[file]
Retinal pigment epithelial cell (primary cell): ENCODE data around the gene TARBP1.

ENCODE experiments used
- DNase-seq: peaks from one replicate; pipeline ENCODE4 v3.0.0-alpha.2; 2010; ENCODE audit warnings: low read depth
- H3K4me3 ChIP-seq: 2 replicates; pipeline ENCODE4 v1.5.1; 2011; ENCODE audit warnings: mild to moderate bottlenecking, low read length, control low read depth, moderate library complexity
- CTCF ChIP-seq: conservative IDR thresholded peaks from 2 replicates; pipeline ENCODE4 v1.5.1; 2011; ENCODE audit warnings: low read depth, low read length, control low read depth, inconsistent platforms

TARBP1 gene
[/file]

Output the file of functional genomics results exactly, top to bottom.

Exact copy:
Retinal pigment epithelial cell (primary cell): ENCODE data around the gene TARBP1.

ENCODE experiments used
- DNase-seq: peaks from one replicate; pipeline ENCODE4 v3.0.0-alpha.2; 2010; ENCODE audit warnings: low read depth
- H3K4me3 ChIP-seq: 2 replicates; pipeline ENCODE4 v1.5.1; 2011; ENCODE audit warnings: mild to moderate bottlenecking, low read length, control low read depth, moderate library complexity
- CTCF ChIP-seq: conservative IDR thresholded peaks from 2 replicates; pipeline ENCODE4 v1.5.1; 2011; ENCODE audit warnings: low read depth, low read length, control low read depth, inconsistent platforms

TARBP1 gene